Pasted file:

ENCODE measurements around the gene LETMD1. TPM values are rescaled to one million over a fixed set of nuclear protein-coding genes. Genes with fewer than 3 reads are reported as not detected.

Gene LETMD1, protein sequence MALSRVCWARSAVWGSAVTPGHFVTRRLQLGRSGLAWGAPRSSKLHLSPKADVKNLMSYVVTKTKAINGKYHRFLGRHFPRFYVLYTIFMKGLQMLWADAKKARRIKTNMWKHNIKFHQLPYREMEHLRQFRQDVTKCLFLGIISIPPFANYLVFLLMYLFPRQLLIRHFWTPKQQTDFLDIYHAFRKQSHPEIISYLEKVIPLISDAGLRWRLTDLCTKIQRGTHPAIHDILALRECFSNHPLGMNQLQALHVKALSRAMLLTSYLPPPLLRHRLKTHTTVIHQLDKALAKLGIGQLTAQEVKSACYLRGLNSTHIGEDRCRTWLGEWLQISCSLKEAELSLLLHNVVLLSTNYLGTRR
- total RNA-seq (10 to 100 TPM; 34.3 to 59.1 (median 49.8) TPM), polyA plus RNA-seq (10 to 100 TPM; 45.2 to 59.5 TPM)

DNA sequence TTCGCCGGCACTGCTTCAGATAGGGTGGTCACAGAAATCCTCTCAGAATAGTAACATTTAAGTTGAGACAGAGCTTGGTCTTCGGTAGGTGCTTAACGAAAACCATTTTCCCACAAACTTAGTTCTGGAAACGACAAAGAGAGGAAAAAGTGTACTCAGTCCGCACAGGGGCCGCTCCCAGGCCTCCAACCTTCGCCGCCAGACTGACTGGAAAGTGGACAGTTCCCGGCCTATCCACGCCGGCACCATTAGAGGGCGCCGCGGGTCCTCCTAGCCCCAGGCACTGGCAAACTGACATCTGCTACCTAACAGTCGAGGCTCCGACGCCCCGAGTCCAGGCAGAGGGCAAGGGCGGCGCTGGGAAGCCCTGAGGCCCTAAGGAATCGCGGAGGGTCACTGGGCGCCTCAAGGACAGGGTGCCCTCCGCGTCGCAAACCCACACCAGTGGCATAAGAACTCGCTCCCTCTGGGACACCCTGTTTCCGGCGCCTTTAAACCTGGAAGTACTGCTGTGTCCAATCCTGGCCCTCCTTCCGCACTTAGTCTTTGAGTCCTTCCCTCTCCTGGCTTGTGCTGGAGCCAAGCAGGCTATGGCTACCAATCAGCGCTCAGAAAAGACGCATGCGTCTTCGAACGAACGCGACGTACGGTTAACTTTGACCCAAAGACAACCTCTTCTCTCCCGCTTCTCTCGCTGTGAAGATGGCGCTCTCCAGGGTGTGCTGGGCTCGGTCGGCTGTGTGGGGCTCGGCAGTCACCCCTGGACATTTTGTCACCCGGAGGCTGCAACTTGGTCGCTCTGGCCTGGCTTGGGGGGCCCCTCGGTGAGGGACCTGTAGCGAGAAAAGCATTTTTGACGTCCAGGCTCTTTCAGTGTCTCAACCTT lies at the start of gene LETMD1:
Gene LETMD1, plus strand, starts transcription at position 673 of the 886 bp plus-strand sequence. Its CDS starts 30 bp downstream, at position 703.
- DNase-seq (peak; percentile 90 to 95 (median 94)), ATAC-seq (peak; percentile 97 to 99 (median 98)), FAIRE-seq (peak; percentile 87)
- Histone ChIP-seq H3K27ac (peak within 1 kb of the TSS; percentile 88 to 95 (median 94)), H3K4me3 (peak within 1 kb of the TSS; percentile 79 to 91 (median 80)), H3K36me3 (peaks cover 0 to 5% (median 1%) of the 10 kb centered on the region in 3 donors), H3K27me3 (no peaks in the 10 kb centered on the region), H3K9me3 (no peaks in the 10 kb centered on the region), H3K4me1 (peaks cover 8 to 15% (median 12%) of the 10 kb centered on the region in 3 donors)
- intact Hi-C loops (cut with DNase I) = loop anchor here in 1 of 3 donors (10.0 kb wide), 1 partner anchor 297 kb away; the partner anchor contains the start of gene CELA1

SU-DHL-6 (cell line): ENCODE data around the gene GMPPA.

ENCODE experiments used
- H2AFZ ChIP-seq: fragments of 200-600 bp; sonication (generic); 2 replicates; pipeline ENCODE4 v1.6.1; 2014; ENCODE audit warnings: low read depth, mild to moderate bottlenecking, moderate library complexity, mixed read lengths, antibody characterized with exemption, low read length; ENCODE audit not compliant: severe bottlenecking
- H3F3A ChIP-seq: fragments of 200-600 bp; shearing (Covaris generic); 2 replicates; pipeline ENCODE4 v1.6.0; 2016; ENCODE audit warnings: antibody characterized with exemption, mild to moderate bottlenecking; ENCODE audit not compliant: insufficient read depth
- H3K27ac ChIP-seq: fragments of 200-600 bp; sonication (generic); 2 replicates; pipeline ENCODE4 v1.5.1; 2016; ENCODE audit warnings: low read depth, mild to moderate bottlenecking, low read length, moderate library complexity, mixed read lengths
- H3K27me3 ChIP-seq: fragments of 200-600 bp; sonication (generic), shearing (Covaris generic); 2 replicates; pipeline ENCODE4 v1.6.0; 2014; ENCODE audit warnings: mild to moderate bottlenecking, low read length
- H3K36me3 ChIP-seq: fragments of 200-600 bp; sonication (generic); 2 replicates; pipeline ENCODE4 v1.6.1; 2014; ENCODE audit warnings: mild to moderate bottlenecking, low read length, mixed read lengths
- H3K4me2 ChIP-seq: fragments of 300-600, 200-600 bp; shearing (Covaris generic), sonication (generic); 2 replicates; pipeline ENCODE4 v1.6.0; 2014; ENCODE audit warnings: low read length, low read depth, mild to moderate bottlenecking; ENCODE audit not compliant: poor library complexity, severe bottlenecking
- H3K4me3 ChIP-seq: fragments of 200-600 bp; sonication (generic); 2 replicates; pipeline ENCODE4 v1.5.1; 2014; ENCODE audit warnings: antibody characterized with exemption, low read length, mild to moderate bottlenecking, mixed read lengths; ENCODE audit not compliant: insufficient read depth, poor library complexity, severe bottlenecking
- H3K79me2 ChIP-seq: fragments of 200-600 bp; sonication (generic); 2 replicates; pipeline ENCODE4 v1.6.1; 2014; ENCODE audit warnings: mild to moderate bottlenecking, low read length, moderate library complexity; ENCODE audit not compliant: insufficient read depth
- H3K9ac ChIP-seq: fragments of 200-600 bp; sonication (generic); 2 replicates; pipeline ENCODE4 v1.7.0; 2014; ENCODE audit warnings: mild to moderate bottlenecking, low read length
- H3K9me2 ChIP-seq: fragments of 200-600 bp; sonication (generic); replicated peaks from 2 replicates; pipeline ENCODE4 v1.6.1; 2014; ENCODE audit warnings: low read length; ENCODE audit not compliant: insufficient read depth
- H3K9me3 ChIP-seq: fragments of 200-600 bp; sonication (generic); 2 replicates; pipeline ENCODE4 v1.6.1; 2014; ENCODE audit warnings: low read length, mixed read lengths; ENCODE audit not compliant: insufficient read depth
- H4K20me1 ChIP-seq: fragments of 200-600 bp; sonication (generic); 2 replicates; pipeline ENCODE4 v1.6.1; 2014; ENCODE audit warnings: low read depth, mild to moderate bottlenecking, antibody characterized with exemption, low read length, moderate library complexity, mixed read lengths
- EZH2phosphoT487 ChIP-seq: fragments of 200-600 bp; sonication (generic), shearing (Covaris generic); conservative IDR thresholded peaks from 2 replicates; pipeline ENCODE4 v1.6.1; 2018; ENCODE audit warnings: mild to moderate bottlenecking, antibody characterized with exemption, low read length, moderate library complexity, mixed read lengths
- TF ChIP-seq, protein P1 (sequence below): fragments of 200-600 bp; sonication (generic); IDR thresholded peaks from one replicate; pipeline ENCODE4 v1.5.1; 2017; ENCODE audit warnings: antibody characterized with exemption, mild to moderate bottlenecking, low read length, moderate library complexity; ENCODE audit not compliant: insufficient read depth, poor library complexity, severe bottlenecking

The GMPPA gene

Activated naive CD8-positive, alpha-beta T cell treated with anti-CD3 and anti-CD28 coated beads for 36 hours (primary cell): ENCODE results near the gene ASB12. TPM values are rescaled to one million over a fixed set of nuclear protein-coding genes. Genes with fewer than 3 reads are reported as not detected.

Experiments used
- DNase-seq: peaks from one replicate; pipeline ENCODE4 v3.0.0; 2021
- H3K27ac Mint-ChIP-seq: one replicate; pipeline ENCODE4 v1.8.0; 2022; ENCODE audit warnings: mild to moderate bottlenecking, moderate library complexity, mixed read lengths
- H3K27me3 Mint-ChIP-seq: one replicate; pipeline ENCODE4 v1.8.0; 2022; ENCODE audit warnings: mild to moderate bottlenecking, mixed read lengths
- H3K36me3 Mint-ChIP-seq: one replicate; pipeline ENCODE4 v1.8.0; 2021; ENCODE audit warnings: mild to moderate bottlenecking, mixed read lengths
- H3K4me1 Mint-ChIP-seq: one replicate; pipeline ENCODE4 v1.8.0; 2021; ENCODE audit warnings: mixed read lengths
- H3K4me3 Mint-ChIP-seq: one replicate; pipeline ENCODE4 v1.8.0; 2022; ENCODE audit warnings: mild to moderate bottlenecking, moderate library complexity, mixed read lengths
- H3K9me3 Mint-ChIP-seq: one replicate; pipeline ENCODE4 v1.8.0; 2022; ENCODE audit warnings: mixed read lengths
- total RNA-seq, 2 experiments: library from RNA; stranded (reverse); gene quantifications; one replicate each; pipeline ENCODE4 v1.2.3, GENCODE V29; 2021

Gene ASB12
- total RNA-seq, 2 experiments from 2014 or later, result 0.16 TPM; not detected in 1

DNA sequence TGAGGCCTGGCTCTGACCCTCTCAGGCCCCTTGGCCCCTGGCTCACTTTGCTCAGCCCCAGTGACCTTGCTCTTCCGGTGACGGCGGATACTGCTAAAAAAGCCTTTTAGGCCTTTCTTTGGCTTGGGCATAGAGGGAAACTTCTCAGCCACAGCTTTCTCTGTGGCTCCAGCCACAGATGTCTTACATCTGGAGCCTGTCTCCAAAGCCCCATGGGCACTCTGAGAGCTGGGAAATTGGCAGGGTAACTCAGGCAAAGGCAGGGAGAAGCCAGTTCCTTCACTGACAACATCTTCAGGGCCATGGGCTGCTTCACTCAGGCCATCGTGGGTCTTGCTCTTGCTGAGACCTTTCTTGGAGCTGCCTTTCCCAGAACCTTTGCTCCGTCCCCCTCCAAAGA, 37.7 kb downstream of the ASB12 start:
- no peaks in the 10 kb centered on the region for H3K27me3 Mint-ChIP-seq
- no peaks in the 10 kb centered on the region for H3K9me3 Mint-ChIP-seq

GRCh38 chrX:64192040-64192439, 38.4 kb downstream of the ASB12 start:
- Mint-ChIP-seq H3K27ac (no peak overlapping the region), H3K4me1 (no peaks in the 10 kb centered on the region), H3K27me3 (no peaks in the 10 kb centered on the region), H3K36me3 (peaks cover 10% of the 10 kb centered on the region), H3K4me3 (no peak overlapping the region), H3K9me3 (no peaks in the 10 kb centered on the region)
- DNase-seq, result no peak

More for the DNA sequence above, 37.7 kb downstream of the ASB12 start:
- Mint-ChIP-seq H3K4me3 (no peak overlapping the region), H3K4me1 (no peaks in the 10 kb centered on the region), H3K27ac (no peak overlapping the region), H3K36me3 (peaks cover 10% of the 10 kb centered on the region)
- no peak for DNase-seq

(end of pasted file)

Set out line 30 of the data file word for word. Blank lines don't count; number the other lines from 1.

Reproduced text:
- H3K27me3 Mint-ChIP-seq: one replicate; pipeline ENCODE4 v1.8.0; 2022; ENCODE audit warnings: mild to moderate bottlenecking, mixed read lengths